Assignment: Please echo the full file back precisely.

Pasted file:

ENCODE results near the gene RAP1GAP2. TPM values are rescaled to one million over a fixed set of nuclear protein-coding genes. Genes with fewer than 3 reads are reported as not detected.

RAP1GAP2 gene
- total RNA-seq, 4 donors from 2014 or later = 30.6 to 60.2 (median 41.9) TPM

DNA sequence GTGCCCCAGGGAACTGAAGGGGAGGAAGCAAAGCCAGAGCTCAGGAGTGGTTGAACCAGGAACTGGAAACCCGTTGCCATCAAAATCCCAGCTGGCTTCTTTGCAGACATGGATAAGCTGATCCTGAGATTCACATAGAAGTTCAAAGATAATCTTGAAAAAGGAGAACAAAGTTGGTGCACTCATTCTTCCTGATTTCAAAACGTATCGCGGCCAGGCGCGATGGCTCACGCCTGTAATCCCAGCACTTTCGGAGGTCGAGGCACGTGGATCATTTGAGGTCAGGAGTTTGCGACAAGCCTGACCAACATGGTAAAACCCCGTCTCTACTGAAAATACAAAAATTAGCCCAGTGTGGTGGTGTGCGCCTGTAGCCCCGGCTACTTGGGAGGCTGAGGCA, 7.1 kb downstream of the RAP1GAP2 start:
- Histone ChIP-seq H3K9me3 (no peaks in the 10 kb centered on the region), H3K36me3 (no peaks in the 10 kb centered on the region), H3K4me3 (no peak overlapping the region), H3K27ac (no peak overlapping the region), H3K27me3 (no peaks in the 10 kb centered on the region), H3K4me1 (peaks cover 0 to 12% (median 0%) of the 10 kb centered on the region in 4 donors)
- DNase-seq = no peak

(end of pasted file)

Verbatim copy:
ENCODE results near the gene RAP1GAP2. TPM values are rescaled to one million over a fixed set of nuclear protein-coding genes. Genes with fewer than 3 reads are reported as not detected.

RAP1GAP2 gene
- total RNA-seq, 4 donors from 2014 or later = 30.6 to 60.2 (median 41.9) TPM

DNA sequence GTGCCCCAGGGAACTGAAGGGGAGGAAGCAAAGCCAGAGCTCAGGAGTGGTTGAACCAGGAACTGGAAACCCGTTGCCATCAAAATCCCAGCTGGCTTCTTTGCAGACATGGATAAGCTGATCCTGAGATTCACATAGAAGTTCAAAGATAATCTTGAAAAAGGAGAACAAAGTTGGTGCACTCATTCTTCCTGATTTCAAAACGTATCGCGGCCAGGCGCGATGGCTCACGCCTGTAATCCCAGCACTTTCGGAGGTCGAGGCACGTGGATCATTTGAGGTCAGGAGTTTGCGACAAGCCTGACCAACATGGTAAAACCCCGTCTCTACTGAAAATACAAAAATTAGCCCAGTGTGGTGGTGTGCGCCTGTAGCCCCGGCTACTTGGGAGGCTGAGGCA, 7.1 kb downstream of the RAP1GAP2 start:
- Histone ChIP-seq H3K9me3 (no peaks in the 10 kb centered on the region), H3K36me3 (no peaks in the 10 kb centered on the region), H3K4me3 (no peak overlapping the region), H3K27ac (no peak overlapping the region), H3K27me3 (no peaks in the 10 kb centered on the region), H3K4me1 (peaks cover 0 to 12% (median 0%) of the 10 kb centered on the region in 4 donors)
- DNase-seq = no peak